“Aardvarks” a poem by Philip Schultz
It’s summer and the Jitney is packed,
every seat taken, except for the one
across the aisle, in which a man
has barricaded his window seat with
a briefcase and jacket, an act meant
to confront others with his superiority.
Munching chips and guffawing at
a YouTube video of an obese woman
riding a scooter down a country road,
towing a younger obese woman
in a wheelchair, he reminds me
of a neighbor’s dog that would steal
and bury our dog’s bones, then growl
defiantly on his side of our fence.
Pythagoras believed our souls ended up
inside the bodies of animals selected
as rewards and punishments.
The three giggling girls behind me,
stretching their legs into the aisle
every time the shy attendant passes,
forcing him to stutter apologies
in a Slavic accent—poodles, probably.
Pythagoras also believed the shapes
of numbers symbolize our significance.
Well, sequestered here between work
and family, thought and dreaming,
I’m probably some kind of numinous digit
slowly evolving into, say, an aardvark
hurling down the highway inside a bus
camouflaged as a vodka bottle, on its way
to a barricaded future on the far side
of a fence where all our significance is buried.
These lines seem to exist only to deliver the image, an interesting image, that of being an aardvark in the guise of a name brand vodka secreted in a suitcase or carry on bag while on a bus barrels down the highway into the vanishing perspective of lost America. It is, I suppose, a tasty line, full of added detail and nicely fitted in the typical murmuring cadences that typify Philip Schultz's inconsistent output, but what the poem tries to be, observational, quick witted, free associative in the effort to connect classical learning with otherwise banal detail, lacks the feeling of effortlessness.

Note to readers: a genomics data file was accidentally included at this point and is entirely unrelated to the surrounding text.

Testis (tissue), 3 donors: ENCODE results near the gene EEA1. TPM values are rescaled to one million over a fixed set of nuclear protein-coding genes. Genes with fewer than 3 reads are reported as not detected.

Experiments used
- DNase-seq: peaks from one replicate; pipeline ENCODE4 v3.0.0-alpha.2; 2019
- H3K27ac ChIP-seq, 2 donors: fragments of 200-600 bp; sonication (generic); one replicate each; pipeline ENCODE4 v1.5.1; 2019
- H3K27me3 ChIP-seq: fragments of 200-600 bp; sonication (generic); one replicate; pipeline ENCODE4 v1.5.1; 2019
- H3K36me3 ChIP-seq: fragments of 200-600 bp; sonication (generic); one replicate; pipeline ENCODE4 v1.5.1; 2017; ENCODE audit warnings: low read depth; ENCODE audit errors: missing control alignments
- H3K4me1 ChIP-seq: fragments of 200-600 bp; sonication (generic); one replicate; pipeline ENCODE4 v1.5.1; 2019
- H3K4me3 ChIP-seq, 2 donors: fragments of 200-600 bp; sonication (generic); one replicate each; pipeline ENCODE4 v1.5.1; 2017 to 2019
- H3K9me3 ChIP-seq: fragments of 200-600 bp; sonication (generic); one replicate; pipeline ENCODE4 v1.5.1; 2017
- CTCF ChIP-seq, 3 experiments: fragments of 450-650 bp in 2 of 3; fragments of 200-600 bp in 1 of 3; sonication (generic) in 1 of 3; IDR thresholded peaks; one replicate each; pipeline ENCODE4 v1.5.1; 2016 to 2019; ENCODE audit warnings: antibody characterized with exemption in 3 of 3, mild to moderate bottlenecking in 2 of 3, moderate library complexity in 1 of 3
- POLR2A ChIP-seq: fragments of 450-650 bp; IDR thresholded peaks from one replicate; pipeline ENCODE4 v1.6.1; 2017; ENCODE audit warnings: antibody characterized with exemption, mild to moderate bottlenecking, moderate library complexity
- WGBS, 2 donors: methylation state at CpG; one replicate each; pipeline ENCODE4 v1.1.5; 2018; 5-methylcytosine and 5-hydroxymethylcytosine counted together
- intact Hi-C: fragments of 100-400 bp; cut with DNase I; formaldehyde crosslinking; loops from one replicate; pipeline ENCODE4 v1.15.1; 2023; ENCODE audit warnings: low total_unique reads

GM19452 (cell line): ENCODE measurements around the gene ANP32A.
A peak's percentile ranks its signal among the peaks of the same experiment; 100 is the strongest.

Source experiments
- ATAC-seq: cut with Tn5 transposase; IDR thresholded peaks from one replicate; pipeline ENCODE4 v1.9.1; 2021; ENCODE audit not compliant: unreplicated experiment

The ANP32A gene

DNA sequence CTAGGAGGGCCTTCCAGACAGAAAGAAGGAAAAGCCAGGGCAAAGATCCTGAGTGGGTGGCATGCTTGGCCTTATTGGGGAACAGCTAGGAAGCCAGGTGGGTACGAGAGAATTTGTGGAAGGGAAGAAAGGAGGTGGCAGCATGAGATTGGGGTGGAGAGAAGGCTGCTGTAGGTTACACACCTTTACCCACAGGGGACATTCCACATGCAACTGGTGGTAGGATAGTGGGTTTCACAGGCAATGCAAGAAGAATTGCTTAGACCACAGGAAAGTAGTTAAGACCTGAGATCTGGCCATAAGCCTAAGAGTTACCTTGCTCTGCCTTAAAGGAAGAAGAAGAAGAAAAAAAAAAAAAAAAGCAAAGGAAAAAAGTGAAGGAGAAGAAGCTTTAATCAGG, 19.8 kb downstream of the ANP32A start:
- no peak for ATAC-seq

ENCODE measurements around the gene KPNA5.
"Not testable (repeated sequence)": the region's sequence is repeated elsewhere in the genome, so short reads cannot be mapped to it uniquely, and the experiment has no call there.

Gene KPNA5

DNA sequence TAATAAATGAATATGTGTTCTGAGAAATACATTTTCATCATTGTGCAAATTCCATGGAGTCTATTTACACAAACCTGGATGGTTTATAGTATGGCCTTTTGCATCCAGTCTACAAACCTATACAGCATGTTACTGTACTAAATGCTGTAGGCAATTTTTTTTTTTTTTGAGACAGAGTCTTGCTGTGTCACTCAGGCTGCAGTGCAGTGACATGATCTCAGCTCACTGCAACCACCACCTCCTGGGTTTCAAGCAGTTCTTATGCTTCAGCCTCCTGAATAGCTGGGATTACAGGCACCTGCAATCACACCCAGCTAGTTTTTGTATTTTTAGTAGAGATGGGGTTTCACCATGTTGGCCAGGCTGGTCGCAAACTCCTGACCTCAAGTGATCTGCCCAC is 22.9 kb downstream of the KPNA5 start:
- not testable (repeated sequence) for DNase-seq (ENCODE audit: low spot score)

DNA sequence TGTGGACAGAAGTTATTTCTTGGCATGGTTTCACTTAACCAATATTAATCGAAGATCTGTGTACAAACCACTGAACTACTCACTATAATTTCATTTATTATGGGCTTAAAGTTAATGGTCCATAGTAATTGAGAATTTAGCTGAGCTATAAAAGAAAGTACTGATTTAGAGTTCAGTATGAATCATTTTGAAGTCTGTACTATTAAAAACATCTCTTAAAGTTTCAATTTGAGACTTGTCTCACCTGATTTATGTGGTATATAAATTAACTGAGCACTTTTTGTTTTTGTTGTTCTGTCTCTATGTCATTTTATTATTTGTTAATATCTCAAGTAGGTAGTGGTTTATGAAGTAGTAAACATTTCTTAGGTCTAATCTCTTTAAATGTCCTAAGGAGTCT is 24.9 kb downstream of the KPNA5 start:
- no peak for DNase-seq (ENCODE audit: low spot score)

A poet like Billy Collins, whom I have a grudging respect for--although his work remains within boundaries that keep out the dark and allow the clarity of vision to fairly burst wide as would sunlight into a dark room from an opened door--has the discipline to chip away at the construction and the comatose syntax and offer a poem that is clean and as close to the perception as possible: his twists and his turns sound to have been genuinely arrived at, in the moment.
Thomas Lux, who I believe is likely the best lyric poet writing in America, has a similar compactness of expression, not chintzy and crabby, but musical, deft, melodies of lilt and carriage that evolve strangely into darker moods, deadlier perceptions. His material is often the grim and ironic string of unintended results his subject's best ideas, plans, emotional outlooks bring them. The point, to be sure, is that these two poets have works that actually do something--they have an effect that turns the beautiful and the tragic and even the banal goings on in daily life a matter of surprise, perception, the realization that personal narrative is a consoling myth that , while comforting and enabling of the creative artist to produce compelling literature that resonates subtly with a readership, what happens in Life-As-Is will not obey a wholly owned plot outline.
Schultz's poem commits no great sin and is not offensive in any sense; it just seems as if it's composed of a string of false starts that don't add up to anything powerful . It's not even interesting, in total, as minor and fleeting riff with language's ongoing struggle to capture the moment, free of cant and well worn stylistics. It reminds me of someone who talks at length, impromptu, producing a stream of words until an idea, a point actually emerges. I would be interested to read what Philip Schultz might do with that last few lines, that image, and apply it to a less gabby framework.